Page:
We are together, but not alone.

These are crazy times. Heavy times. It feels like every night we go to bed praying and every morning we wake worrying and wondering.

What will we do? When will this end? How will our kids go to school? Will they be safe?
Are we making the right choices? What about our jobs? What about our finances?
What about community? How do we serve? How do we protect?

Life is chaotic, ever-changing. We have choices to make, but only clusters of incomplete information with which to make them. It’s exhausting. Frustrating. Draining. Isolating.

But we are not alone.

There are two sides to this that I want to explore.

We are all in this together.

The other day I was speaking with a dear one who insisted that “no one understands” what she’s going through. She complained about having to wear a mask and not being able to go everywhere she wants to go, but that was the end of her woes. Now, this is not a competition, but I know many people who have suffered much more than these mere inconveniences. Even so, she was beside herself with grief and pity. She couldn’t see that we’re in this together.

Side One: Everyone is enduring inconvenience and adjustments.

No one is living their “best life” right now. We’re managing a global health crisis and that means EVERYONE is affected. None of us — not you, not me, not the neighbors down the street or across the state line — are alone in this crisis.

Let me be blunt: Some people need to stop expecting exceptions and recognize that we’re all in this together. And no one is particularly happy about it. So let’s try a little harder to make the best of it.

Now for Side Two. I promise to be a little kinder with this point. 😉

We are together, but not alone.

Society wants to sing “We are the World” and exalt shared community. Okay. Sure, we’re “all in this together”, but I find little comfort in knowing I’m surrounded by other fallible humans who are in the same sinking boat. We’re all struggling. No one knows the future and few know what to do in the present. Frankly, I’d rather know who’s controlling the waves than who’s clueless next to me.

Fortunately, we are not alone. There is Someone who is standing with and fighting for us.

“Therefore he is able to save completely those who come to God through him, because he always lives to intercede for them.”

– Hebrews 7:25 (emphasis mine)

Not only has God sent his Holy Spirit to indwell those who belong to Him – this Spirit granting strength, guidance, and comfort to those who call upon his name – but He has kept his Son, Jesus Christ our Savior, close by to serve as intercessor and advocate on our behalf.

Beth Moore wrote this:

“The Son of God occupies the seat at the right hand of God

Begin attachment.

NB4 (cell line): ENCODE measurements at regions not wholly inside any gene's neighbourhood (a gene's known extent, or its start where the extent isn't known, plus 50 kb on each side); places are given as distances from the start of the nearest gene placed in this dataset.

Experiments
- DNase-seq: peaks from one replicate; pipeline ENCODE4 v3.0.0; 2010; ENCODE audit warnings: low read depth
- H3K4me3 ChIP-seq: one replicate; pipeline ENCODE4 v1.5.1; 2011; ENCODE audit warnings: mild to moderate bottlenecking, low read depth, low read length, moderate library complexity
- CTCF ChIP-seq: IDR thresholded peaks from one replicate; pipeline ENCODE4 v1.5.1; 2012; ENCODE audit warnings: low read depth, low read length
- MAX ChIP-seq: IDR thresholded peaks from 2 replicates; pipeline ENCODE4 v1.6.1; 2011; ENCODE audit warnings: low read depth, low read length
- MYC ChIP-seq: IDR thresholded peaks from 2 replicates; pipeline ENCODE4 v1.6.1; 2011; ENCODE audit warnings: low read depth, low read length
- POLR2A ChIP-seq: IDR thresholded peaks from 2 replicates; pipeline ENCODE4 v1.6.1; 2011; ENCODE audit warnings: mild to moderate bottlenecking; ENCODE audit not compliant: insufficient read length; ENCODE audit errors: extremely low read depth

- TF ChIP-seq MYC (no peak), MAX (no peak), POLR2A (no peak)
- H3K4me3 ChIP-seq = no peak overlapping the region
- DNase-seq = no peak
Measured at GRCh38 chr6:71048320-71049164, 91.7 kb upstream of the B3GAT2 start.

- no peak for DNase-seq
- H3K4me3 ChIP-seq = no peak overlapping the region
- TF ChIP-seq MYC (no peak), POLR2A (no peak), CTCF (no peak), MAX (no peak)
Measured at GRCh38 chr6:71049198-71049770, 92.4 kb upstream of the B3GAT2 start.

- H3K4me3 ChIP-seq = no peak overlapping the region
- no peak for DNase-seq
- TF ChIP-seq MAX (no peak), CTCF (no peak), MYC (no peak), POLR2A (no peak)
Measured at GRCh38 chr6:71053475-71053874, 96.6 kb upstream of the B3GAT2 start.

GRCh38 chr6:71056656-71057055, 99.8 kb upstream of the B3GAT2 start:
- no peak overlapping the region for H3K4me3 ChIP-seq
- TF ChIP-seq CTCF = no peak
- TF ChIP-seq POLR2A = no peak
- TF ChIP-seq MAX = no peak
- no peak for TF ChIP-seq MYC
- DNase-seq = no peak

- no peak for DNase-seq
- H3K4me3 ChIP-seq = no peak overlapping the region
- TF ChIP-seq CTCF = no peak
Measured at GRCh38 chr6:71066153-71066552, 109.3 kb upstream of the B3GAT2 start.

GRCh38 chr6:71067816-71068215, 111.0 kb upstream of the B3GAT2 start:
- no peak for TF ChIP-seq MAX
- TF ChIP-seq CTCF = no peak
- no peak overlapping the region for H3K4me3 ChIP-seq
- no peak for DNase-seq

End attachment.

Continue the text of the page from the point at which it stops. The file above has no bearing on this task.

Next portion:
where He is the designated High Priest, the divine Intercessor for His people.
Christ LIVES to pray for us.”

After extrapolating the exact definition of the Greek word for intercede, she continues:

“[Christ] prays for us with familiarity. He is completely familiar with the Father
and with us. He prays for us with complete knowledge and understanding of God’s perfect will, His ultimate plan, our deepest desires, and our greatest needs.
He qualifies, therefore, as the perfect ‘go-between.’”

Oh, how thankful I am for an advocate that SEES. One who KNOWS. Not just what’s going on, by who knows ME. Who knows my deepest desires and needs and doubts and fears and he fights for me. And for you. He IS the perfect High Priest.

We get to choose where we look.

Do you remember the story of Peter walking on water? It’s found in Matthew 14. The disciples were in a boat, the waves and wind going crazy, when suddenly they saw Jesus walking toward them. They were terrified, thinking he was a ghost. He called out to them, “Have courage! It is I. Don’t be afraid.” Peter being Peter responded, “Lord, if it’s you, command me to come to you on the water.” Jesus did, and Pete got out of the boat. He walked on water.

Now, we love to read this story and criticize what comes next. Pete notices the waves and the wind (which have not calmed down) and gets scared, immediately beginning to sink. We want to point out Peter’s insufficient faith (which Christ does in the next verse), but I want us to note – Pete got out of the boat. He walked on water. Not only that, as soon as he started to sink, he called out to Christ – and Christ saved him.

Taking eyes off of Christ does not negate the courage required to get out of the boat. Peter showed tremendous faith, faith not exhibited by any of the other disciples on that boat that night.

Taking our eyes off of Christ is not fatal. It’s human. And we all do it sometimes. We begin to focus on our circumstances rather than our Savior. Doing so definitely makes our journey more perilous, but it doesn’t sentence us to isolation. Christ is still there for us, ready to save when we call out to Him.

We have lots of choices these days. We can focus on ourselves and how upset we are that life isn’t great. We can focus on our fears and what we don’t know or what we imagine (or whatever new conspiracy theory threatens our peace). Or we can focus on God, trusting Christ to advocate and intercede for us during these difficult times.

And here’s some really good news: every day we get to choose.

The choices we made yesterday don’t define today and today doesn’t define tomorrow. His mercies are new every day. We can choose Him every day.

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